Update 2016: some of the proceedings from the More-than-human-participatory research group’ sessions are to be published by Routledge in a new text called Participatory Research in More-Than-Human Worlds
Image above: recently a small robin has sought to move inside our house in Hollywood – we’ve been enjoying flying antics and stunning arias from this tiny being.
Today I will be joining in excess of 1,800 delegates from more than 50 countries taking part in more than 400 sessions at the International Royal Geography Society society conference ‘Geographies of co-production’. Co-production involves academics working with non-academic partners to create new knowledge’, at its buildings and at the Imperial College London between Tuesday 26 and Friday 29 August, 2014.
Conference Chair Professor Wendy Larner of the University of Bristol developed the conference theme ‘Geographies of co-production’. Co-production involves academics working with non-academic partners to create new knowledge. This involves working together from the very outset of the research, so that the research partners play a role in setting the research agenda. Wendy opens the conference with a panel session asking ‘what are the opportunities and challenges for geographers working in more engaged ways?’ Many of the conference sessions also focus on how co-production relates to a particular aspect of geography, and Wendy has been delighted by the response so far.
“This does seem to be a theme that has struck a chord among the research community. I am flabbergasted by the diversity of things that can be co-produced!”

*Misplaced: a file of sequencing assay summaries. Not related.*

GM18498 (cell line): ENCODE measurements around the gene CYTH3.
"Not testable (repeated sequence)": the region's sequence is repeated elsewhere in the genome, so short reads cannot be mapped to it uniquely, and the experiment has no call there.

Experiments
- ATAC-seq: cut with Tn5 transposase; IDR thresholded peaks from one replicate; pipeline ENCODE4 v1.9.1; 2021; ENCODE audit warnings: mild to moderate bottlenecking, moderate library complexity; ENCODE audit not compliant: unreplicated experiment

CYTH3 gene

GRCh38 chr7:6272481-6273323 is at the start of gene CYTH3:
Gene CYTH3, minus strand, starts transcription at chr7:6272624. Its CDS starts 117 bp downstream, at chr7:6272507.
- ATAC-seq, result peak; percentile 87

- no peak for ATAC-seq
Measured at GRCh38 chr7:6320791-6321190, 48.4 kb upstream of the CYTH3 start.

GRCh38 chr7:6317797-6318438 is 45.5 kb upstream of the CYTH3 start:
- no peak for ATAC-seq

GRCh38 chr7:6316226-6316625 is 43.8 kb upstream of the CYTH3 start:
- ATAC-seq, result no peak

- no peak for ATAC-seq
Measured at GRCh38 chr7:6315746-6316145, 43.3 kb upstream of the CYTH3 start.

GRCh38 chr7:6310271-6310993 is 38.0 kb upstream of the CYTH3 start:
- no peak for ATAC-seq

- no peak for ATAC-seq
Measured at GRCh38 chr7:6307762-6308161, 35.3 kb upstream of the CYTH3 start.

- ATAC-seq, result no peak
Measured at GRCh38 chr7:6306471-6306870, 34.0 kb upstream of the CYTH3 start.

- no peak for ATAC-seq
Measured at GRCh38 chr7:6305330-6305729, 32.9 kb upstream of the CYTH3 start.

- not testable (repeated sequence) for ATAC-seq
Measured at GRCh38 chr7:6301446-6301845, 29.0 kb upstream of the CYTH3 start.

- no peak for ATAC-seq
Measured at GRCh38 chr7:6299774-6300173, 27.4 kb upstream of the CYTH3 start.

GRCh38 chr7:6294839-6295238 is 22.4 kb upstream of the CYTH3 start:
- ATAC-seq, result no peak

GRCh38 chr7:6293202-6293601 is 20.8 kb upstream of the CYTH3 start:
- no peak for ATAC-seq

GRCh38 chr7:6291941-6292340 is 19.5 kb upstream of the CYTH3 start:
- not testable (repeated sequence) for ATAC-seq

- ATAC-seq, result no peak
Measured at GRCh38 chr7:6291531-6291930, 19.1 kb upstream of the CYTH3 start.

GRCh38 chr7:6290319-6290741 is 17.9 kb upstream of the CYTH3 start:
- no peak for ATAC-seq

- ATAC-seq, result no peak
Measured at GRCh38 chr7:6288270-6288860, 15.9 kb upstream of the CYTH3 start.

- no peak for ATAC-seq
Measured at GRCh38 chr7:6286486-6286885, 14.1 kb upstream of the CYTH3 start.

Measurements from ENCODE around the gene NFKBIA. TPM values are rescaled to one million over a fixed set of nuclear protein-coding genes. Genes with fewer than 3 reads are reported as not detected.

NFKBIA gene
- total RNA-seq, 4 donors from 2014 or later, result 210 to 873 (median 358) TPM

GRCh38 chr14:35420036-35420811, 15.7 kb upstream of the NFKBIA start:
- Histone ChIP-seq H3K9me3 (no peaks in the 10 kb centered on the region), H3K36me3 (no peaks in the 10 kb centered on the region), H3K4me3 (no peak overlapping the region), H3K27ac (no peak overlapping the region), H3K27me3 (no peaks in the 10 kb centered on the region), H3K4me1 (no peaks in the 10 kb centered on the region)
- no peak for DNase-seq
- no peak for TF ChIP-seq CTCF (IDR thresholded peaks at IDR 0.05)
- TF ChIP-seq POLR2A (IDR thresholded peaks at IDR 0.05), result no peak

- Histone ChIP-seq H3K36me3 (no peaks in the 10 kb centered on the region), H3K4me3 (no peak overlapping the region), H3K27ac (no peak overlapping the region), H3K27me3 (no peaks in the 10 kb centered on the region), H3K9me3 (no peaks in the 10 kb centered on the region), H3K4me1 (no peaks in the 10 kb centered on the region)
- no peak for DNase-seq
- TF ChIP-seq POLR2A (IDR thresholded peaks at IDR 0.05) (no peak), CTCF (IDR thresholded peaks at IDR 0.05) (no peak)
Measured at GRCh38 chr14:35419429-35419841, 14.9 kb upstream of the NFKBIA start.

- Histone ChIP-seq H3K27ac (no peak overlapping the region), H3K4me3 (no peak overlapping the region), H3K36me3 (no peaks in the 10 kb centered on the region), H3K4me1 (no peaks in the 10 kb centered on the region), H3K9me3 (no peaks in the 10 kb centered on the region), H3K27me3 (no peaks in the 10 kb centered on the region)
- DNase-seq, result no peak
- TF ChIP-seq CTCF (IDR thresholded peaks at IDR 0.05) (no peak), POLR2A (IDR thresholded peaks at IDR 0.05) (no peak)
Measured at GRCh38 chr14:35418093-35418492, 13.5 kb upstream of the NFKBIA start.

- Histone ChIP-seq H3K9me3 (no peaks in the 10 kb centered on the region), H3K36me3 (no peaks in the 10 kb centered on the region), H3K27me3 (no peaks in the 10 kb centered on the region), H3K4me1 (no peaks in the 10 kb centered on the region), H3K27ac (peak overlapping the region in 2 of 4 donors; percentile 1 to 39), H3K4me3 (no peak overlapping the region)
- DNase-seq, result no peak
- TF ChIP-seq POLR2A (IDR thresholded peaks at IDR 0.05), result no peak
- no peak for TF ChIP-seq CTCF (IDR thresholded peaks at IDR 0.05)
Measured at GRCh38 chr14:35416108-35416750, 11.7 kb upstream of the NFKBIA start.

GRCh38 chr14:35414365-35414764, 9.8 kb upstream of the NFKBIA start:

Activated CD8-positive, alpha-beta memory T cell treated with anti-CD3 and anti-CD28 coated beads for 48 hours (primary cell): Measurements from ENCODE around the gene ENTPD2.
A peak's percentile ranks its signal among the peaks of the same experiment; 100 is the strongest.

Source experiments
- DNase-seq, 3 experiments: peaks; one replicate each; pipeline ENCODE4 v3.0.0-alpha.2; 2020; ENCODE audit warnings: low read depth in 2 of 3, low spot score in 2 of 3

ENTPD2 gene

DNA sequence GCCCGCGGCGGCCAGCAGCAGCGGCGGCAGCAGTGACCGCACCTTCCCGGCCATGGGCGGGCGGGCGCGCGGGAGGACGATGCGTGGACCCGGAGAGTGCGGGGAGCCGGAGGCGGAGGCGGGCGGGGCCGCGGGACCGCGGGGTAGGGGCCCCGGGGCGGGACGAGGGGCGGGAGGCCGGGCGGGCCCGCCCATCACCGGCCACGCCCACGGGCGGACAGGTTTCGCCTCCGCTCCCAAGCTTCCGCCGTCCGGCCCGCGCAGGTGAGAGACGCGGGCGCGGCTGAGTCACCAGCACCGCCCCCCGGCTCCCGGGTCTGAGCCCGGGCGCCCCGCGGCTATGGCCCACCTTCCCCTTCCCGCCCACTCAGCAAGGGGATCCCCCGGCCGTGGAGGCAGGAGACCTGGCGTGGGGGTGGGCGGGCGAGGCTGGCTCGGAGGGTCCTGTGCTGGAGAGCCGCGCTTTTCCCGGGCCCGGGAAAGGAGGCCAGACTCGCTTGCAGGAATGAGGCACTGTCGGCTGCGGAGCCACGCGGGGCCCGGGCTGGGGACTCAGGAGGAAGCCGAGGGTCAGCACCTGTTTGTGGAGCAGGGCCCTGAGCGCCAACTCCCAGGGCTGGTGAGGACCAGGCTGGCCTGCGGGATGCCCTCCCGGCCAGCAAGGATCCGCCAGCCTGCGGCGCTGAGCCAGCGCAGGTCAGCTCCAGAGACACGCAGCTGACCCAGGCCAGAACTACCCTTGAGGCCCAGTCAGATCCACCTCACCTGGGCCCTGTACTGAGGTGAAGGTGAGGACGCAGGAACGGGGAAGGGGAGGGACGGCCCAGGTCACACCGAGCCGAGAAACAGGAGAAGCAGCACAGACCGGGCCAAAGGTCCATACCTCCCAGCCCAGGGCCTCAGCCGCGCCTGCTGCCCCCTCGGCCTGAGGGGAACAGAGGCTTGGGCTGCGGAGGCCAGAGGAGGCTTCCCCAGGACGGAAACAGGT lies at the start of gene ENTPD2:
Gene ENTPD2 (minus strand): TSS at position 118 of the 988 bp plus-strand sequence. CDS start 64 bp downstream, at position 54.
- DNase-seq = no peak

At the conference I’ll be talking about my eco-aesthetic work in transforming a small conifer plantation into a forest and the diverse outcomes it has produced in art, science and political domains. I’ll be presenting at the ‘More-than-human-participatory research group’ sessions and also attending the ‘Geoaesthetics’ sessions on Thursday (my practice supervisor Dr Iain Biggs will be present during this session). So its exciting to share the story of Hollywood, a tiny forest in South Carlow Ireland to new people and I’m hoping my eco art methodologies will be of interest.
I’ve recently begun to show a short clip of the forest before I start speaking – it seems only right to preface the work by some of the community I work with and who we often little consider in industrial forestry. It starts with a voice of a small bird, like the one above, who is also adapting to a forest-in-the making that is becoming ever more beautiful, song-filled and resilient.
I’m also hoping to make some ‘tweets’ of my own during the event via twitter @ecoartnotes, please feel welcome to join the conversation! Cheep (the robin) wishes he was coming!